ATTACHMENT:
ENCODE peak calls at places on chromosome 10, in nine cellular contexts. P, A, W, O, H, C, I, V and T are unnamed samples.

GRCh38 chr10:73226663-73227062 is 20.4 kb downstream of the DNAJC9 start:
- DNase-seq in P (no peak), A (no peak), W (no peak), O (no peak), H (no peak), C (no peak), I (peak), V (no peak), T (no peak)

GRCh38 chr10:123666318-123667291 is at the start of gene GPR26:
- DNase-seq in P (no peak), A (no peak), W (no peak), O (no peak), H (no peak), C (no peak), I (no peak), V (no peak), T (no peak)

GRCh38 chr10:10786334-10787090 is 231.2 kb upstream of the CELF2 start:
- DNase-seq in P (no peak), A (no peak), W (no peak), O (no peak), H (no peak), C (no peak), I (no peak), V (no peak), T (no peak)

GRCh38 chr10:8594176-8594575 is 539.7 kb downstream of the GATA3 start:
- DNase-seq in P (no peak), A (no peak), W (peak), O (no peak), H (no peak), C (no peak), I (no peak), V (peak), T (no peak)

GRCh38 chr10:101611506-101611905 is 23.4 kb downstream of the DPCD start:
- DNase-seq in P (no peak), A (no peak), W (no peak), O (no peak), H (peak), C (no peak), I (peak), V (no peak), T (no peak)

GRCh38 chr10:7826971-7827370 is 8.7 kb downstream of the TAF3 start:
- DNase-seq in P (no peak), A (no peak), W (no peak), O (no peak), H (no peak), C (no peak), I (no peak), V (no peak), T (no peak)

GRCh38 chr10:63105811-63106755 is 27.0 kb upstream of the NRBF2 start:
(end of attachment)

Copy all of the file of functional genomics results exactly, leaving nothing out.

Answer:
ENCODE peak calls at places on chromosome 10, in nine cellular contexts. P, A, W, O, H, C, I, V and T are unnamed samples.

GRCh38 chr10:73226663-73227062 is 20.4 kb downstream of the DNAJC9 start:
- DNase-seq in P (no peak), A (no peak), W (no peak), O (no peak), H (no peak), C (no peak), I (peak), V (no peak), T (no peak)

GRCh38 chr10:123666318-123667291 is at the start of gene GPR26:
- DNase-seq in P (no peak), A (no peak), W (no peak), O (no peak), H (no peak), C (no peak), I (no peak), V (no peak), T (no peak)

GRCh38 chr10:10786334-10787090 is 231.2 kb upstream of the CELF2 start:
- DNase-seq in P (no peak), A (no peak), W (no peak), O (no peak), H (no peak), C (no peak), I (no peak), V (no peak), T (no peak)

GRCh38 chr10:8594176-8594575 is 539.7 kb downstream of the GATA3 start:
- DNase-seq in P (no peak), A (no peak), W (peak), O (no peak), H (no peak), C (no peak), I (no peak), V (peak), T (no peak)

GRCh38 chr10:101611506-101611905 is 23.4 kb downstream of the DPCD start:
- DNase-seq in P (no peak), A (no peak), W (no peak), O (no peak), H (peak), C (no peak), I (peak), V (no peak), T (no peak)

GRCh38 chr10:7826971-7827370 is 8.7 kb downstream of the TAF3 start:
- DNase-seq in P (no peak), A (no peak), W (no peak), O (no peak), H (no peak), C (no peak), I (no peak), V (no peak), T (no peak)

GRCh38 chr10:63105811-63106755 is 27.0 kb upstream of the NRBF2 start: